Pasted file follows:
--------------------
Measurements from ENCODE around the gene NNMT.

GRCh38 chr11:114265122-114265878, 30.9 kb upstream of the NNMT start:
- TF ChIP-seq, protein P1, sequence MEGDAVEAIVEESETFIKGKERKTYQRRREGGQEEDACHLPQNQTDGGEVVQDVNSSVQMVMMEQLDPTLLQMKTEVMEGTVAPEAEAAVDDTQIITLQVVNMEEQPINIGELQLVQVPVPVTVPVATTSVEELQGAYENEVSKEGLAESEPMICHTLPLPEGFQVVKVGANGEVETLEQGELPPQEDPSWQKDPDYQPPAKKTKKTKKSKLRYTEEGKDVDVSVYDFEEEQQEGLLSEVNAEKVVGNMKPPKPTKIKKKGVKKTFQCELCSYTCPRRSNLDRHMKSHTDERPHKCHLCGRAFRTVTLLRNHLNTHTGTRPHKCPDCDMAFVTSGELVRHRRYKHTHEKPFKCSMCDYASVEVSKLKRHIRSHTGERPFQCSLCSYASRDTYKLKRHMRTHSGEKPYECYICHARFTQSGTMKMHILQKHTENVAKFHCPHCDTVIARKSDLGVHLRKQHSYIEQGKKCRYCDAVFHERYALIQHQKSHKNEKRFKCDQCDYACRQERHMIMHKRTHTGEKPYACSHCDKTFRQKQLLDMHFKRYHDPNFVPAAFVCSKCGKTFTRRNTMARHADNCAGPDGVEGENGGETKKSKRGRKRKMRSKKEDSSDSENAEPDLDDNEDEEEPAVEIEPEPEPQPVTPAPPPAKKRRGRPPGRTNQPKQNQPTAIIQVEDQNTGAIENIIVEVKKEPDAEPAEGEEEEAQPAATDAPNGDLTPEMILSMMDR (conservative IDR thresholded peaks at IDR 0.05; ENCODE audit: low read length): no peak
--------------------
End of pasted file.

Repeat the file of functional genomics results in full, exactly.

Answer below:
Measurements from ENCODE around the gene NNMT.

GRCh38 chr11:114265122-114265878, 30.9 kb upstream of the NNMT start:
- TF ChIP-seq, protein P1, sequence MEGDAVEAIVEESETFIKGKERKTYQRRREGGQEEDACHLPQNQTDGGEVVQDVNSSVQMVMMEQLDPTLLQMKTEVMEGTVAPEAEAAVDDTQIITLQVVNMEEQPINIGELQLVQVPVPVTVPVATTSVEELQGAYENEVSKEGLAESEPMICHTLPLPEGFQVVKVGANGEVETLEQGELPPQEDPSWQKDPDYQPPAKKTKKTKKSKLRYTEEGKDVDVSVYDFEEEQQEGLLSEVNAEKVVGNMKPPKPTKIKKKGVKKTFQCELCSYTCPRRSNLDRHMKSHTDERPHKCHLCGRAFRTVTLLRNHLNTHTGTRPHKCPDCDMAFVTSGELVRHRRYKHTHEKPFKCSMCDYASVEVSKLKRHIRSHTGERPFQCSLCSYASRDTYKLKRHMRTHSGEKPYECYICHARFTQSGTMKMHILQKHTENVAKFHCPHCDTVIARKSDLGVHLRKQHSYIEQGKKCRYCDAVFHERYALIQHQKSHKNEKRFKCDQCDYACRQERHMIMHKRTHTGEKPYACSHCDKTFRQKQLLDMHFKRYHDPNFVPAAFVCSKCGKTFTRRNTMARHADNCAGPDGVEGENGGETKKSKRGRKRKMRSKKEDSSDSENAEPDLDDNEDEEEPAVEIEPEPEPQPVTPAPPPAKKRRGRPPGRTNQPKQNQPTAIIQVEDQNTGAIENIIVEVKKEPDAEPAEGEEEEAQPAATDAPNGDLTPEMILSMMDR (conservative IDR thresholded peaks at IDR 0.05; ENCODE audit: low read length): no peak